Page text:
Performance review can defame employee

Bad news for Illinois employers: “In a recent state appeals court ruling, a Chicago lawyer accused of allegedly cursing and displaying improper behavior during a performance review won a $300,000 defamation lawsuit against his employer, which fired him after the review. … The appeals court rejected CNA’s argument that what happened during a private corporate meeting — in this case the performance review — did not warrant a defamation claim because it was never printed.” (Tresa Baldas, “Lawyer Wins Defamation Suit Over Performance Review Claims”, National Law Journal, Feb. 10).

Ted’s mythbusting at Point of Law

Maybe he’s too modest to mention it here, but over at our sister website, Ted has been on a roll with several devastating posts correcting fallacies that have circulated during the past week’s intense news coverage of liability reform:

* The George Soros-sponsored, David Brock-run media gadfly organization, Media Matters for America, recently criticized the Washington Post for running coverage that was not (to its taste) sufficiently critical of medical malpractice reform. Trouble is, as Ted shows, Media Matters itself blundered into whopping errors on the subject, badly misrepresenting the views of the Congressional Budget Office (CBO). “This is what MMFA gets for relying on ATLA fact sheets instead of primary sources.”

* Pointing to evidence that payouts by 98 Massachusetts doctors accounted for more than 13 percent of one year’s malpractice payouts in the state, the New York Times concluded that cracking down on bad doctors could greatly help the malpractice crisis. But the numbers announced in the study warrant no such conclusion;

* The Association of Trial Lawyers of America is out with a supposed fact sheet on medical malpractice, which (no surprise) Ted finds to be full of gross distortions. Equally embarrassing, he catches Illinois Democratic Congresswoman Jan Schakowsky posting on her official website a huge chunk of the lame ATLA argumentation, cut and pasted without acknowledgment of its interest-group origins. (Allen Adomite at Illinois Civil Justice League has more).

* Finally, Ted discovers the Alabama Trial Lawyers Association claiming that a profitable year in the property insurance business is reason to doubt that there’s a crisis in the liability insurance business.

Finding an OB in Illinois

Dr. Benjamin Brewer, who writes the Wall Street Journal’s “The Doctor’s Office” column, discusses the OB shortage caused in Illinois by the medical malpractice problem. Trial lawyers like to blame the insurance industry’s investments and “business practices,” but the leading insurer in Illinois, ISMIE, has only 3% of its funds in the stock market. (Moreover, ISMIE is a mutual insurer–profits go back to its member doctors. The doctors aren’t conspiring to charge themselves too much; ISMIE’s rates reflect the payouts it makes in malpractice cases.) Large swaths of southern Illinois and nearly half the counties in the state have no obstetrical hospital services at all. Brewer concludes “it may take a federal law to stimulate the reform process in Illinois, where entrenched proponents of our broken system hold political and judicial sway.” (“When a Pregnant Patient Struggles to Find Care”, Jan. 4). Our sister site, Point of Law, comments on tomorrow’s Presidential visit to Madison County, where Bush will discuss his litigation reform agenda for the upcoming Congress. (Krysten Crawford, “Bush heads to ‘Judicial Hellhole'”, CNN/Money, Jan. 4; Ryan Keith, “Bush to Highlight Tort Reform in Ill.”, AP/Newsday, Jan. 4; Caleb Hale, “Doctors Are Eager To Hear What Bush Will Say About Crisis”, The Southern, Jan. 4; Mark Silva, “Bush’s tort reform efforts to start at ‘judicial hellhole'”, Chicago Tribune, Jan. 3).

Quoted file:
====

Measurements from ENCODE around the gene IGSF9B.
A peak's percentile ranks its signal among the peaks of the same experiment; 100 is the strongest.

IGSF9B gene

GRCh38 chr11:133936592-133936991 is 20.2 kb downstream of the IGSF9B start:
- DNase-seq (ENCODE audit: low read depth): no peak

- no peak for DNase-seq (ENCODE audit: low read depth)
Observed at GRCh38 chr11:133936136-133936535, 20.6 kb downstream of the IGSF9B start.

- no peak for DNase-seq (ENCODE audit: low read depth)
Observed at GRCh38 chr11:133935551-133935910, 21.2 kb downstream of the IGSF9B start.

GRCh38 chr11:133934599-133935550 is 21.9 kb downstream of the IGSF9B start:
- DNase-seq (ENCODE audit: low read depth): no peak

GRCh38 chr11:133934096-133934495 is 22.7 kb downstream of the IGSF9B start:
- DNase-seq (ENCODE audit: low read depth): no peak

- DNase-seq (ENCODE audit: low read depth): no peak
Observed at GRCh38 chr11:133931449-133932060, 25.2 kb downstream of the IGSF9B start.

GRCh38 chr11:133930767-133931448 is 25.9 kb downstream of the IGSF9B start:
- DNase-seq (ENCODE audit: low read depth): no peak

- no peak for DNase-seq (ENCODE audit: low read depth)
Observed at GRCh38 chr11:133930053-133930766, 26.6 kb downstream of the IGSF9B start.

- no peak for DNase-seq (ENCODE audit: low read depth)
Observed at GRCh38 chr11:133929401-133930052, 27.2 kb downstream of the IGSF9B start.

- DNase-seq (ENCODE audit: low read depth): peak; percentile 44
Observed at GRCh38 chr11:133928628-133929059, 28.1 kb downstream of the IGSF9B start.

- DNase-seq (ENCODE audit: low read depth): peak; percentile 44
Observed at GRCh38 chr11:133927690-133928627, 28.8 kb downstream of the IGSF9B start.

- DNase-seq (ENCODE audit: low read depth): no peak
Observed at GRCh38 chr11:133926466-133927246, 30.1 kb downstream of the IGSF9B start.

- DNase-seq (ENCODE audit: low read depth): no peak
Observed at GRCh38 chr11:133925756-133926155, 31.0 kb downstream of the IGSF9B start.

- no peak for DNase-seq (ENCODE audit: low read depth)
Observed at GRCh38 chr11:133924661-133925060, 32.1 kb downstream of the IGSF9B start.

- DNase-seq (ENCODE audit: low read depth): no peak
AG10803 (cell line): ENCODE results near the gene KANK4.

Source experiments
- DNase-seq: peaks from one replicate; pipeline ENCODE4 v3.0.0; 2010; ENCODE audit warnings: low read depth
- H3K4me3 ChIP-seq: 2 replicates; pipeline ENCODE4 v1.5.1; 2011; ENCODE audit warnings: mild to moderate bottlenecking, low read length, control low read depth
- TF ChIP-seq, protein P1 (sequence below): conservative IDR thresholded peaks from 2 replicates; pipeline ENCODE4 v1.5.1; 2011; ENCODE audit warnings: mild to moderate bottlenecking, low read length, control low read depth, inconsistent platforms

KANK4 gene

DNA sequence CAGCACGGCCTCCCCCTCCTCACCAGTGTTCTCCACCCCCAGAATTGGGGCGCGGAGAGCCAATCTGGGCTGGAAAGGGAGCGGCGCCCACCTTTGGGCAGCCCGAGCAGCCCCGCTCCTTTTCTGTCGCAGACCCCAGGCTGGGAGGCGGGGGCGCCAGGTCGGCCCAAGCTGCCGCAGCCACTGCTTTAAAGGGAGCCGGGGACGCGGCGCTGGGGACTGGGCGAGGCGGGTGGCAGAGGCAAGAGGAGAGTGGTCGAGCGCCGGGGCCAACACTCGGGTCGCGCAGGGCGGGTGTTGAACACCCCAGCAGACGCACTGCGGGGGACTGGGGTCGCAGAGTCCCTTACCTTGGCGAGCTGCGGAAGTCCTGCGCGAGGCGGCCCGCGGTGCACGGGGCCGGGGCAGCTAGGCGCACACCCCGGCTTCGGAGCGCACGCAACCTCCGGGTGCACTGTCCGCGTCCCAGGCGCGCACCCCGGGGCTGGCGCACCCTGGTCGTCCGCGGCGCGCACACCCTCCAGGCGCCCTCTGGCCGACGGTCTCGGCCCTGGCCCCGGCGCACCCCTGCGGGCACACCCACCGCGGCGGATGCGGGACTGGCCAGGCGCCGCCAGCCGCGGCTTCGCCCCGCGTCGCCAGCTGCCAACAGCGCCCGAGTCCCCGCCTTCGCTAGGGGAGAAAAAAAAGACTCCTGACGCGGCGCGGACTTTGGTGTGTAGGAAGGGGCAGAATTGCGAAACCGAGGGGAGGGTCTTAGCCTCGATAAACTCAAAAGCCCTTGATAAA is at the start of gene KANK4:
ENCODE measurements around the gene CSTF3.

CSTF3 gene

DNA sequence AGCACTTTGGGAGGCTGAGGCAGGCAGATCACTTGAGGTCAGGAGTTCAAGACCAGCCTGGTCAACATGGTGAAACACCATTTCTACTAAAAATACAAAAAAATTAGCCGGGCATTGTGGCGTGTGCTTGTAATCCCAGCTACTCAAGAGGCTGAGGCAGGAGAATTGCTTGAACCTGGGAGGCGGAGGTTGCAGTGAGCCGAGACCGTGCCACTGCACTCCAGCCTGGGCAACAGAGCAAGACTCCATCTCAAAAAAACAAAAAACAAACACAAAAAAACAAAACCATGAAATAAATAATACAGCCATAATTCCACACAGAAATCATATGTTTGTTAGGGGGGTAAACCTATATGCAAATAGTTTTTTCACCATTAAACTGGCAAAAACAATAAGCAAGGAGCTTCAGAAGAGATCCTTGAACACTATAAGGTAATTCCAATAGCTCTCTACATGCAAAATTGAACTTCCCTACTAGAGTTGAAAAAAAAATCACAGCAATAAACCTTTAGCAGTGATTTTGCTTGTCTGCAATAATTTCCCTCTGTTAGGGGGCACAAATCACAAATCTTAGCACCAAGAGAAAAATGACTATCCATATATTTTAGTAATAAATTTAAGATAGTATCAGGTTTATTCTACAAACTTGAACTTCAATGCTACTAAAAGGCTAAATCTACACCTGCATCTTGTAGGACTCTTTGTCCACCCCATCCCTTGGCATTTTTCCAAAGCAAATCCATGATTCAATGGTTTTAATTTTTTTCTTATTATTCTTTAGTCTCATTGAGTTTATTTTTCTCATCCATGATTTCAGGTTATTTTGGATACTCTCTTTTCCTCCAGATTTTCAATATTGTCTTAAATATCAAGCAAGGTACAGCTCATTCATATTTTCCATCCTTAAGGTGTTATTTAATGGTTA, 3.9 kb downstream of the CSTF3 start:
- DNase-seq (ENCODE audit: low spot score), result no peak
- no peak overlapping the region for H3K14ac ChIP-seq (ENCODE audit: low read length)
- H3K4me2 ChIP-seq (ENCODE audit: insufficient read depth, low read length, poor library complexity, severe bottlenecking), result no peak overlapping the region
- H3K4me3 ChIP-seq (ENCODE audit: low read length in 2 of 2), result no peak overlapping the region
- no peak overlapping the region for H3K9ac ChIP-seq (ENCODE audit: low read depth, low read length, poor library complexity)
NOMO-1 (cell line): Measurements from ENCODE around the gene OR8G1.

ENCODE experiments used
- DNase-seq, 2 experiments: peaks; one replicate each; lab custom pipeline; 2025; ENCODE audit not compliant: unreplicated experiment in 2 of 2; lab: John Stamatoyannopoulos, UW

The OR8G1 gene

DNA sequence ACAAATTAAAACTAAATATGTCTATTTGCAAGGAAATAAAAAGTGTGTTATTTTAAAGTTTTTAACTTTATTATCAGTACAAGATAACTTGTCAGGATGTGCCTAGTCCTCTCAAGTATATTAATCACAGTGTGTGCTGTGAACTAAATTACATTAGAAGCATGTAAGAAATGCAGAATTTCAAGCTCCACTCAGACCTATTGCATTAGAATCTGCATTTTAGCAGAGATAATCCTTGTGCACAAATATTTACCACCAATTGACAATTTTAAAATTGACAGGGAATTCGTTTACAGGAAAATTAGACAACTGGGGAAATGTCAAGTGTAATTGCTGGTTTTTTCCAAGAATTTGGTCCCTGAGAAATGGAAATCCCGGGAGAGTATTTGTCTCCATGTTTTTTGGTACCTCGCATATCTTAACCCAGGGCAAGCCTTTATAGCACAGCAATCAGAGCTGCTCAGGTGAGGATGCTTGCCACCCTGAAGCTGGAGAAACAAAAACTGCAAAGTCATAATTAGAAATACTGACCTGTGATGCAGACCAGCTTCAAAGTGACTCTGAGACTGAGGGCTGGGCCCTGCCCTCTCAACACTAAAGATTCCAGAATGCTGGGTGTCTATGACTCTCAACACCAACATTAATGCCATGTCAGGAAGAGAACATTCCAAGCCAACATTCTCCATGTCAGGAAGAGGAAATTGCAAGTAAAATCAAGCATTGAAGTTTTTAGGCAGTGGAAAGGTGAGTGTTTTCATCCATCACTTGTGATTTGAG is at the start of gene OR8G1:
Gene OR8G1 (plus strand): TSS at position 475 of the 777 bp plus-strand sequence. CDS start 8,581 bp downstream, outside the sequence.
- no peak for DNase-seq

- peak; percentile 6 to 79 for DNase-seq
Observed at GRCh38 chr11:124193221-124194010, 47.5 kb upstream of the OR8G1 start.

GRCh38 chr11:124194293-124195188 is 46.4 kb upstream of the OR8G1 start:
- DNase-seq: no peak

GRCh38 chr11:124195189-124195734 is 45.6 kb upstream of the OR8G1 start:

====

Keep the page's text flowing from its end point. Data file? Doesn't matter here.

Watch what you say about lawyers, cont’d

Madison County: Gordon Maag, the trial-lawyer-backed candidate who last month was defeated in a race for the Illinois Supreme Court in what is said to have been the most expensive judicial race in American history, has filed a $100 million defamation suit against an arm of the Illinois Chamber of Commerce for saying bad things about him during the recent campaign. (St. Louis Post-Dispatch/Edwardsville Intelligencer/Southern Illinoisan/Illinois Leader). Jim Copland comments at Point Of Law. For two other widely noted efforts by Madison County lawyers to silence or intimidate their critics, see Nov. 4 and Nov. 30, 1999 and Feb. 29, 2000 (class action lawyers sue Post-Dispatch columnist Bill McClellan for making fun of them) and Jun. 9, Jul. 12, Jul. 26, 2003 (dragging national tort reform groups to court). For efforts to suppress the airing of ads affecting the Maag-Karmeier race, see Oct. 27. For other watch-what-you-say-about-lawyers cases, see Mar. 16 and Nov. 15, 2004, Nov. 30, 2003, and earlier posts; and Point of Law, Oct. 25 and Dec. 22, 2004.

Read On…

Madison County suit: pharmacy’s fault plaintiff overdosed from stolen drugs

Jode L. Sandbach recently pleaded guilty to a February theft of Oxycontin and Xanax from pharmacist Michael J. Cleary and his pharmacy, The Medicine Shoppe in Wood River, Illinois. She (again illegally, of course) gave the drugs to her boyfriend, Justin Stalcup, who promptly overdosed and died. The death was ruled an accident. Stalcup’s estate isn’t just suing Sandbach, but also Cleary and the pharmacy–notwithstanding the three intervening criminal acts, and the decedent’s own negligence (if not intentional suicide). (Brian Brueggemann, “Man’s estate sues pharmacy where drugs stolen”, Belleville News-Democrat, Dec. 17; Brian Brueggemann, “Woman charged after pal dies from drug overdose”, Belleville News-Democrat, Mar. 20).